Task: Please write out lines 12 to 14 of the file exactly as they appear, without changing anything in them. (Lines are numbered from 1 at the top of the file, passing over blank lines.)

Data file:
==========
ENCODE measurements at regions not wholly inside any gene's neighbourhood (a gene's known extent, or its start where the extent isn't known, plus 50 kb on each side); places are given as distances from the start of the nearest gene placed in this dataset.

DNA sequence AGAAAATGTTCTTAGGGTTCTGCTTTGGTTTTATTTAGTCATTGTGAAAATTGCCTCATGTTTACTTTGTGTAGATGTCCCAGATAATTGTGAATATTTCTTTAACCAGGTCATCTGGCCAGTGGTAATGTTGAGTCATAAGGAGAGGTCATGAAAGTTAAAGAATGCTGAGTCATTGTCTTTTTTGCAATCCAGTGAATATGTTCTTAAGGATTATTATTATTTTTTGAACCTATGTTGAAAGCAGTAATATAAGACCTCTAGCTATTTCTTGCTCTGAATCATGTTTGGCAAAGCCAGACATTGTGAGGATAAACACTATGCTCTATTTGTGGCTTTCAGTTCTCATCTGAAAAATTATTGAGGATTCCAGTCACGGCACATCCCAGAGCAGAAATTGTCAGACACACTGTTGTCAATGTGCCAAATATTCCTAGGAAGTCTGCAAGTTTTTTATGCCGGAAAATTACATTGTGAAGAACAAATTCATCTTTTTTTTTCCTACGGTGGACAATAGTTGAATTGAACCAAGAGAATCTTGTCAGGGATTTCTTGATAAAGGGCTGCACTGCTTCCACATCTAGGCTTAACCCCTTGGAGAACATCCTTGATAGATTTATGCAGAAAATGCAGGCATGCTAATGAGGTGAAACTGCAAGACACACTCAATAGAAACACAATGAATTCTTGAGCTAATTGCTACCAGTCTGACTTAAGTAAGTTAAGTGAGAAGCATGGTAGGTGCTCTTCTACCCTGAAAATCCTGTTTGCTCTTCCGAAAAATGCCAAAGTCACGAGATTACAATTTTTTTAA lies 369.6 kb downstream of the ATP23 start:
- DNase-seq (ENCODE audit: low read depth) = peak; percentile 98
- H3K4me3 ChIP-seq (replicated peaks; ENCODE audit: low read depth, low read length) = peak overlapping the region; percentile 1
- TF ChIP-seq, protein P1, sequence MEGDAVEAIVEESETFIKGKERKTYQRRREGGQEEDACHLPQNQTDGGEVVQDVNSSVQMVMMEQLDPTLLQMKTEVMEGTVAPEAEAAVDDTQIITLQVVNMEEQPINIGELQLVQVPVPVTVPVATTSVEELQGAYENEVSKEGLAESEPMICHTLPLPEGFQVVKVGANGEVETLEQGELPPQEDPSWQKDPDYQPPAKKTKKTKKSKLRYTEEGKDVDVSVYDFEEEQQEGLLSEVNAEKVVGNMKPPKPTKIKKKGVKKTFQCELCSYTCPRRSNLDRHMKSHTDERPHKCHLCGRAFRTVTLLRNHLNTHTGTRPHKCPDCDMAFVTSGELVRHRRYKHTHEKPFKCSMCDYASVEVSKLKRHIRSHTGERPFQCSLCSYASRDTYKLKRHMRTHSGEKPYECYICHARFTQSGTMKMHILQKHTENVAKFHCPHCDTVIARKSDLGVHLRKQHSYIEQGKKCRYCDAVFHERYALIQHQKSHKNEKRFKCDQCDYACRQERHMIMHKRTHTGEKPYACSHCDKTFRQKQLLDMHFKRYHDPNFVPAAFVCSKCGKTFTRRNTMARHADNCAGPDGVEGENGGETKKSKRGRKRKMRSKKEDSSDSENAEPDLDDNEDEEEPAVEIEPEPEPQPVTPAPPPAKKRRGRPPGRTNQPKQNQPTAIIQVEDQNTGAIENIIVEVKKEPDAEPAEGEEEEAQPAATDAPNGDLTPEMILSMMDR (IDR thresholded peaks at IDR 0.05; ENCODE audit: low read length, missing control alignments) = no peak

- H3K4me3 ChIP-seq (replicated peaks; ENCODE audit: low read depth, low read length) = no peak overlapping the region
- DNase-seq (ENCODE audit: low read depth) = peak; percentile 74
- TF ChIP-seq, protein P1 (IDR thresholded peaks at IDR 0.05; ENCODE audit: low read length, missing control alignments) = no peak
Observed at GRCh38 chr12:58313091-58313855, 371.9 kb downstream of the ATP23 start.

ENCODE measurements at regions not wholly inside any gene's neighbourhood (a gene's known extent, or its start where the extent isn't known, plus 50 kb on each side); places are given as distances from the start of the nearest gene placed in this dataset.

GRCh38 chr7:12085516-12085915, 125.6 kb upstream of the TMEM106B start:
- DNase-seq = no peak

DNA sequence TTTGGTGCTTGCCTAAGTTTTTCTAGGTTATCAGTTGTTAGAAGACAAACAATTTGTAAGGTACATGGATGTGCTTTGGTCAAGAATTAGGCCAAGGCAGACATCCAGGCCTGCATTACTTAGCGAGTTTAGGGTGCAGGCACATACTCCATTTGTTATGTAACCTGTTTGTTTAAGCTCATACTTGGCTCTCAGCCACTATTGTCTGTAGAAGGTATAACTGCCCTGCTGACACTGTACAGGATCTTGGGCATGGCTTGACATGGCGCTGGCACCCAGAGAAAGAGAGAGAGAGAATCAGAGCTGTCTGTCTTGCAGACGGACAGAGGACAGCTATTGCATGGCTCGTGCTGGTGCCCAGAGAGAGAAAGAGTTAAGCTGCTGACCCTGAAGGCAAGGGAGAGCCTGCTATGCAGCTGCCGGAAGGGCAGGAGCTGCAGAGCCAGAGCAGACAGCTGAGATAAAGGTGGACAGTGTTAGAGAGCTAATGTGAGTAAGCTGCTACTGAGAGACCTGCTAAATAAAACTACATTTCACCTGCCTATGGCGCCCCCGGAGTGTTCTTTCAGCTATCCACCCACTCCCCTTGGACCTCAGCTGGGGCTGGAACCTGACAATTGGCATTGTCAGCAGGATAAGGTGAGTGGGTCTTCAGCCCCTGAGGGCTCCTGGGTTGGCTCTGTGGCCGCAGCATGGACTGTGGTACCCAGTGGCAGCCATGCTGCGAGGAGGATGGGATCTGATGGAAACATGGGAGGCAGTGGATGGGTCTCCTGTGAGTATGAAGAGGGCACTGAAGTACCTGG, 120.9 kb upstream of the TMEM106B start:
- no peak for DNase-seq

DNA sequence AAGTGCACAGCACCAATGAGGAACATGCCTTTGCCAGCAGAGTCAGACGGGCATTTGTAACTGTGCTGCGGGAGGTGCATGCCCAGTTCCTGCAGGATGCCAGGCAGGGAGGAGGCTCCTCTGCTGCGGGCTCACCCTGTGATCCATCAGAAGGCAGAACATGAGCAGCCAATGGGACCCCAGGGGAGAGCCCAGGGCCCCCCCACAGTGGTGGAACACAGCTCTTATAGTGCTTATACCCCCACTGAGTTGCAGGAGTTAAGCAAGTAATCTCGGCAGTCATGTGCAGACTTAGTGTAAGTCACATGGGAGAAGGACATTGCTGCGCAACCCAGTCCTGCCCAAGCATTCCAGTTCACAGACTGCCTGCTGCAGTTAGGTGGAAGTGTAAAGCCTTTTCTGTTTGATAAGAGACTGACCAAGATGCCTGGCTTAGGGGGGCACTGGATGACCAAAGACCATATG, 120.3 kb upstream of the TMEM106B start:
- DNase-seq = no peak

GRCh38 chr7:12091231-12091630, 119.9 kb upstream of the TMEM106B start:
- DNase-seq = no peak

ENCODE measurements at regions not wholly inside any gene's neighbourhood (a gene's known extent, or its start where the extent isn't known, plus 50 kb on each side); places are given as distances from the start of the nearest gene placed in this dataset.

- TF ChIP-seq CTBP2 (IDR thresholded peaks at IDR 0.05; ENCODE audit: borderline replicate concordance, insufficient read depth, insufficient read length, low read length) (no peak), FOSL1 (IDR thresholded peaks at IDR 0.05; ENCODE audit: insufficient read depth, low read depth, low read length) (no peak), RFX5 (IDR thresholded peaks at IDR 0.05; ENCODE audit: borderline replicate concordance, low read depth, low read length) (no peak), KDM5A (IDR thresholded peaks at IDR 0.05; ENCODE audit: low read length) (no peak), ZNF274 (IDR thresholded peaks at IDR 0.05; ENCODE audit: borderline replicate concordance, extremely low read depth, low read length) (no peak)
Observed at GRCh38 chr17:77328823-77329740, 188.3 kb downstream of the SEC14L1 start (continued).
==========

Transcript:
- DNase-seq = no peak

DNA sequence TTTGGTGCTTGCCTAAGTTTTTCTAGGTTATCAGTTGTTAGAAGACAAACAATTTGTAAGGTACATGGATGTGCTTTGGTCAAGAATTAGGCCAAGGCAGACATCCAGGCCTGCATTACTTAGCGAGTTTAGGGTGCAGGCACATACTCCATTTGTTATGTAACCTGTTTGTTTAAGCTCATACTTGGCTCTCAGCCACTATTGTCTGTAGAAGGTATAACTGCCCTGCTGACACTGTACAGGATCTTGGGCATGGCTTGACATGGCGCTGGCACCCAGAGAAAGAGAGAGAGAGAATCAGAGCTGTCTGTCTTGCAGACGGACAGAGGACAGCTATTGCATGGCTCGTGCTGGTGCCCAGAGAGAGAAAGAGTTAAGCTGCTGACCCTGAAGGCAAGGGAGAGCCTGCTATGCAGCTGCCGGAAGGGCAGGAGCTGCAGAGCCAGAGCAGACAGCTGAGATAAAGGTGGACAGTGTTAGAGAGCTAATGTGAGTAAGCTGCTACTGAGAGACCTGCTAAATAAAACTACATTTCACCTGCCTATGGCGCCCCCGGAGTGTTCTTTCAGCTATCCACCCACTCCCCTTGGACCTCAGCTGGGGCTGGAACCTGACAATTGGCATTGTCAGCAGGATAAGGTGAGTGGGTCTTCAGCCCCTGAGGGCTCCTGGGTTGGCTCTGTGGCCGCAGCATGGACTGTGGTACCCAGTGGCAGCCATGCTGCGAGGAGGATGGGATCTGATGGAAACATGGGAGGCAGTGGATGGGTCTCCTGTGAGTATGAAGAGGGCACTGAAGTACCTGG, 120.9 kb upstream of the TMEM106B start:
- no peak for DNase-seq